New city of Boulder, NOAA study ties climate science to drought, water shortages

New city of Boulder, NOAA study ties climate science to drought, water shortages

Colorado’s future looks extremely hot and dry if current climate trends continue, and the city of Boulder is being proactive in planning for more drought conditions, less water and a relatively crispy climate outlook all along the state’s Front Range in coming years.

Prompted by severe drought conditions in 2002 that forced the city of just under 100,000 residents to implement tight water restrictions, Boulder teamed up with water experts and climate scientists from the National Oceanic and Atmospheric Administration (NOAA) to produce a new report entitled “The Potential Consequences of Climate Change for Boulder Colorado’s Water Supplies (pdf).”

“The Boulder water supply study highlights the inextricable connection between climate science and water management by providing climate scientists and water resource professionals with an opportunity to share their respective knowledge and translate it into the practical applied information — information that engineers and water managers need to plan for the future,” according to a NOAA article on the report.

Boulder officials are now fast-tracking funding for water infrastructure projects, including a new water pipeline that will give the city more options for potential water sources and a dam rehabilitation project to enhance the city’s water storage capacity.

Boulder and all of Colorado just experienced the hottest August ever, according to NOAA. So did five other states – New Mexico, Louisiana, Texas, Oklahoma and Arizona – and the average temperature in the United States in August was 3 degrees Fahrenheit higher that the long-term average between 1901 and 2000. Precipitation nationwide was .29 inches below the long-term average.

These statistics will no doubt provide ammo for supporters of two ballot questions in Boulder’s Nov. 1 municipal election asking voters to essentially approve a new municipal electrical utility. Proponents of the plan to kick Xcel Energy to the curb say the state’s largest utility is not shedding coal-fired power quickly enough.

More than half the electricity used in Boulder is generated by burning coal, which spews twice as much carbon dioxide as natural gas and up to 100 percent more CO2 than alternative energy sources like wind and solar. CO2 is the main component of greenhouse gases blamed for climate change, and Boulder officials have a goal of reducing those emissions to 1990 levels by 2012.

Xcel is on track to reach a state-mandated goal of producing 30 percent of its electricity using renewable sources by the year 2020, but coal will still make up a 48 percent of the utility’s power load.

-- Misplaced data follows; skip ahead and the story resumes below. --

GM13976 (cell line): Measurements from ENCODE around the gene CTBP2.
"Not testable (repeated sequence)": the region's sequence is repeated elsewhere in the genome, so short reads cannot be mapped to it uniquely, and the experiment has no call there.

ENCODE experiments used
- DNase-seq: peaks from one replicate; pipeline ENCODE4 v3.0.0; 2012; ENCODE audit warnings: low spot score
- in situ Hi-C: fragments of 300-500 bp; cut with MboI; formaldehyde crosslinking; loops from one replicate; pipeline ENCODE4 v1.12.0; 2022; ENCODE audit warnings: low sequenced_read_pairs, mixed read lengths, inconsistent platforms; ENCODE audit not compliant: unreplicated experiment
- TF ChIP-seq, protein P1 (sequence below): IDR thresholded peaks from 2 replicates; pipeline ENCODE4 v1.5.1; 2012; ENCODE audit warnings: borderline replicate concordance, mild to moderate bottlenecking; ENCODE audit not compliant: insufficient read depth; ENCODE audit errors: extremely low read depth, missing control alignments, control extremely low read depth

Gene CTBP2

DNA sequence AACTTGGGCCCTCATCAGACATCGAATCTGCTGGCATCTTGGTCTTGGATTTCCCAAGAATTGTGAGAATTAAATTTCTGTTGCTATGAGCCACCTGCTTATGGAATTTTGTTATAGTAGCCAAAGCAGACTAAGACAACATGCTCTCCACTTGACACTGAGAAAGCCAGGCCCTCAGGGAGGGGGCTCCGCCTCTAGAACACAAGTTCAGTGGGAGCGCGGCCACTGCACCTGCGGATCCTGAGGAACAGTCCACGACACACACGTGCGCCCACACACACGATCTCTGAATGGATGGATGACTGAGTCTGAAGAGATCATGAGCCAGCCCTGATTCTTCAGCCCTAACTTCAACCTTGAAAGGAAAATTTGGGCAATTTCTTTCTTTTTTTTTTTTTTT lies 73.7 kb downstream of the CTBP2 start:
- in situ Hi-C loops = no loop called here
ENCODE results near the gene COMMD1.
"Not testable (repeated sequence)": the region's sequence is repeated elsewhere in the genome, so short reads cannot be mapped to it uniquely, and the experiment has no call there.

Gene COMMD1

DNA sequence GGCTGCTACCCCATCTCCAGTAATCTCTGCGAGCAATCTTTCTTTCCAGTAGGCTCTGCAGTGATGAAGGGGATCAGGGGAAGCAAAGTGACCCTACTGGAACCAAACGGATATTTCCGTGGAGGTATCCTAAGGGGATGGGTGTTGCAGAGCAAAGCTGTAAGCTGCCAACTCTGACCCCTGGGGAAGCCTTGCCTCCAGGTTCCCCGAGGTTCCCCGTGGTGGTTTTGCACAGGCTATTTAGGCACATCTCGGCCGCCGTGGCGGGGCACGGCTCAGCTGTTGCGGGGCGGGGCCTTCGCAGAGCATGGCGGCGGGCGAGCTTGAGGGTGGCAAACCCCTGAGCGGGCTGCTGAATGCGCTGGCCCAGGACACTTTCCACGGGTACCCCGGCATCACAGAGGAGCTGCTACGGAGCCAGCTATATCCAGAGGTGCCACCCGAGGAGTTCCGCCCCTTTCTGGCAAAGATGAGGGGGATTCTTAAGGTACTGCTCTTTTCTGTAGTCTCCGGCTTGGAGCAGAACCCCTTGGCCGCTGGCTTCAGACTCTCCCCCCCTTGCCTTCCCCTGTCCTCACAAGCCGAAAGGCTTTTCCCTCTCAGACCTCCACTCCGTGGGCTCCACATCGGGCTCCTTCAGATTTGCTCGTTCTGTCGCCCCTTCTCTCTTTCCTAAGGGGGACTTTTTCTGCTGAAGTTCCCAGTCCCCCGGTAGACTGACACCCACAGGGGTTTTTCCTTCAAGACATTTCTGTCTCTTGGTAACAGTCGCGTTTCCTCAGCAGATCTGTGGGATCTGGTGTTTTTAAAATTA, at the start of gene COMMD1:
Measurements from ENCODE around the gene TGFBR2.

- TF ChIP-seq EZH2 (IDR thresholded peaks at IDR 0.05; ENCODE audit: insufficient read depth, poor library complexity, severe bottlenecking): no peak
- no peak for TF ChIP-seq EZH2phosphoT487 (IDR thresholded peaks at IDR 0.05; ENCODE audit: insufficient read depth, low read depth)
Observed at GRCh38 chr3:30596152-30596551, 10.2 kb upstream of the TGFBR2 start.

The city of Boulder, where the mayor last year tied the devastating Fourmile Canyon Fire to climate change, is betting voters will prefer municipal management to the ongoing and heavy investment by Minnesota-based Xcel in new coal-fired power plants like Comanche 3 near Pueblo.

In July, Standard and Poor’s upgraded outstanding bonds on Boulder’s water, wastewater and storm drainage bonds from AA+ to AAA.

“With this AAA bond rating, Boulder places itself among the elite in the public sector,” City Manager Jane Brautigam said at the time. “This is a testament to our utilities’ sound fiscal policy and management practices as well as its strong outlook for future success and excellence in service delivery.”

Xcel, on the other hand, recently saw Fitch Ratings assign a BBB+ rating to its issue of $250 million in notes. According to the Associated Press, Fitch was concerned about “Xcel’s capital expenditure program of approximately $2.6 billion per year through 2015.”

Editor’s note: By 2020, Xcel projects it will produce 48 percent of its electricity from coal, 30 percent from renewable sources such as wind and solar, and 22 percent from natural gas. That is not a “vast majority” from coal, as this article previously claimed. Also, the bond rating standards for a public corporation are more stringent than for municipalities.

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About the Author

David O. Williams

is an award-winning reporter who has covered energy, environmental and political issues for years. His work has appeared in the New York Times, Chicago Tribune and Denver Post. He's founder of Real Vail
and Real Aspen.

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